The Environmental Mandate
I suppose another unelected panel and some municipal and state mandates can only do so much additional harm:
Rhode Island may take another step toward addressing climate change issues if the General Assembly passes legislation initiated by students in the environmental studies program at Brown University.
The bill, introduced by Sen. Joshua Miller, D-Cranston, calls for the creation of a study commission to monitor the impacts of climate change in Rhode Island and recommend responses to the government. An identical bill was introduced in the House by state Rep. David Segal, D-Providence.
The legislation also would require cities and towns to account for climate change when doing their comprehensive plans and mandate the state’s Emergency Management Agency to set up an automated system to alert the elderly about extreme weather.
But one can hardly avoid the feeling of futility. The Brown students who put together the report believe climate changes are on their way regardless of mitigation efforts, but even were that not the case, with a volcano pumping out ash just a short distance across the Atlantic, the relevance of “green” construction for public buildings in the state seems nigh upon nil.
Even an editorial a few pages away in the Providence Journal suggests the point:
Scientists believe that a volcanic eruption in northern Sumatra 74,000 years ago brought humans to the brink of extinction, blotting out much of the light of the sun with ash for six years, robbing plants of the rays they need to grow. The human population shrank to a few thousand, some scientists believe.
The forces that shape this planet continue to make themselves felt as people delude themselves into thinking that we can control nature.
I think also of gigantic blasts from the sun arching across an area of space 100 times the size of the Earth. We human beings are having enough difficulty taking care of ourselves without putting the weight of the globe on a few extra miles per gallon and some squiggly light bulbs.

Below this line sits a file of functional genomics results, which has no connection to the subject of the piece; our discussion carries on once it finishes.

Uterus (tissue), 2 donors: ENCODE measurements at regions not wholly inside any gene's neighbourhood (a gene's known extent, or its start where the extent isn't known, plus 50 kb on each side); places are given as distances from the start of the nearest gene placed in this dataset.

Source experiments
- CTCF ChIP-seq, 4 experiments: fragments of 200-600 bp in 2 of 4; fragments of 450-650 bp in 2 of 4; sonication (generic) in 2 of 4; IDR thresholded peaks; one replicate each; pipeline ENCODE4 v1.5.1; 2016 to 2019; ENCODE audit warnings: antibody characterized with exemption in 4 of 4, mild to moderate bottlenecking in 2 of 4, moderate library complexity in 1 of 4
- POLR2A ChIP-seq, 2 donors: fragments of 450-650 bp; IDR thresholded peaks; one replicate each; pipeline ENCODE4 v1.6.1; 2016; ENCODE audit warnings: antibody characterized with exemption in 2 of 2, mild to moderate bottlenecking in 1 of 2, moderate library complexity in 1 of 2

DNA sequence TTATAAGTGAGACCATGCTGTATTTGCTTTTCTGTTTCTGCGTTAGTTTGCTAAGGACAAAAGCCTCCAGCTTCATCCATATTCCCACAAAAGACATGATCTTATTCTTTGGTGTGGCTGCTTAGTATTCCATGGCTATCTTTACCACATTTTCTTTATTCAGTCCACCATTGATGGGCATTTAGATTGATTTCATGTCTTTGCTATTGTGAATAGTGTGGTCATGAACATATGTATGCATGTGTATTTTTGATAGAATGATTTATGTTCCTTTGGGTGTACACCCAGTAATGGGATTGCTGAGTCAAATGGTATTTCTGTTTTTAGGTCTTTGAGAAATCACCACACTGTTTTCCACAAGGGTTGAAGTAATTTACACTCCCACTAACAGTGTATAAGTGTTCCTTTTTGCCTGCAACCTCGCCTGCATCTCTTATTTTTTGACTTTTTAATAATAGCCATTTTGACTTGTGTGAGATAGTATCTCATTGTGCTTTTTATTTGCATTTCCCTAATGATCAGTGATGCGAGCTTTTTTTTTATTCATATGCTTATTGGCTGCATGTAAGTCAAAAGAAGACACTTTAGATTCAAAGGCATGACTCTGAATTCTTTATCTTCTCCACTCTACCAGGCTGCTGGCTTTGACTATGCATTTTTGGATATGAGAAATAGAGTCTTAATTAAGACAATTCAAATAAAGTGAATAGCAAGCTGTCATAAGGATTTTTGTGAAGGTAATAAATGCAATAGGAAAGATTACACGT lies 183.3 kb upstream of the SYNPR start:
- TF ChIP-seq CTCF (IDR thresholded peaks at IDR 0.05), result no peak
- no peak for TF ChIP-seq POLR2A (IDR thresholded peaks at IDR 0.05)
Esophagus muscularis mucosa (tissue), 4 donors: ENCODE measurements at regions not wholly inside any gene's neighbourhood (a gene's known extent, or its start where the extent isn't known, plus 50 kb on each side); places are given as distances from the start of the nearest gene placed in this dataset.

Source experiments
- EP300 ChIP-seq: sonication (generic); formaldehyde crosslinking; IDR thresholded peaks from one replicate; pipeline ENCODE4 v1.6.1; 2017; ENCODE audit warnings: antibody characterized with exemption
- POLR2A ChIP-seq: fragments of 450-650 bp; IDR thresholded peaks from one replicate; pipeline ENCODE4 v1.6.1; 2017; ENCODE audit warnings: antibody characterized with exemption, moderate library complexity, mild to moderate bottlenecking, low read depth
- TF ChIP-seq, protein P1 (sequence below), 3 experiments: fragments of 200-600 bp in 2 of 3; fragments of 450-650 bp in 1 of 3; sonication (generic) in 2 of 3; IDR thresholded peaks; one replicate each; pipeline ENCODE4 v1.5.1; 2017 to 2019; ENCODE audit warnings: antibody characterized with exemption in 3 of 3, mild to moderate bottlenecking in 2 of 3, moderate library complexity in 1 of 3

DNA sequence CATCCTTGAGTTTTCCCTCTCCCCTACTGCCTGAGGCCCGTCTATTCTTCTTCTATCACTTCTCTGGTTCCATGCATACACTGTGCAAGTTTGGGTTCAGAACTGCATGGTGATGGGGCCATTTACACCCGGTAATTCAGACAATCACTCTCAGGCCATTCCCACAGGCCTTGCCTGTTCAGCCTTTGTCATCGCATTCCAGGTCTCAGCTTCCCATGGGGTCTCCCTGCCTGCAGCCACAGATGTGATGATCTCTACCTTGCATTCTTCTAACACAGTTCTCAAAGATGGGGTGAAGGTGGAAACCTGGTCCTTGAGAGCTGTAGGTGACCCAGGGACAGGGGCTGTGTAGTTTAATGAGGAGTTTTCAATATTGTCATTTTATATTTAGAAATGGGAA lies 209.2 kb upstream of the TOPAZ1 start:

None of this is to say that people interested in such matters shouldn’t continue to research them and to make suggestions, and that the rest of us shouldn’t follow such suggestions as aren’t too disruptive. When it comes to action by state and federal governments, disruption is unavoidable. Andrew McCarthy puts it well in the context of an intraconservative spat:
You say: “Put yourself in the position of a senior government leader tasked with making real decisions that affect the lives of millions. What would you do if faced with a matter of technical disagreement on such a quantitative-prediction question among experts?” I’ll tell you what I would do. I would say that, given our finite capabilities and the shortness of life, AGW [anthropogenic global warming] may not be a problem at all, and, if it is a problem, it is not urgent enough to obsess over. Not if I am a senior government leader of a country trillions of dollars in debt who is also tasked with making real decisions about unsustainable entitlement programs, the high likelihood that states will soon default, 10 percent unemployment, crippling new taxes and inflation on the horizon, a global war against jihadists whose mass-murder attacks — and their catastrophic costs — are impossible to predict, the imminence of game-changing nuclear capability in a revolutionary jihadist state that has threatened to wipe Israel off the map and whose motto is “Death to America,” aggression from other hostile nations, a judiciary that is steadily eroding popular self-government, and a host of other actually pressing problems.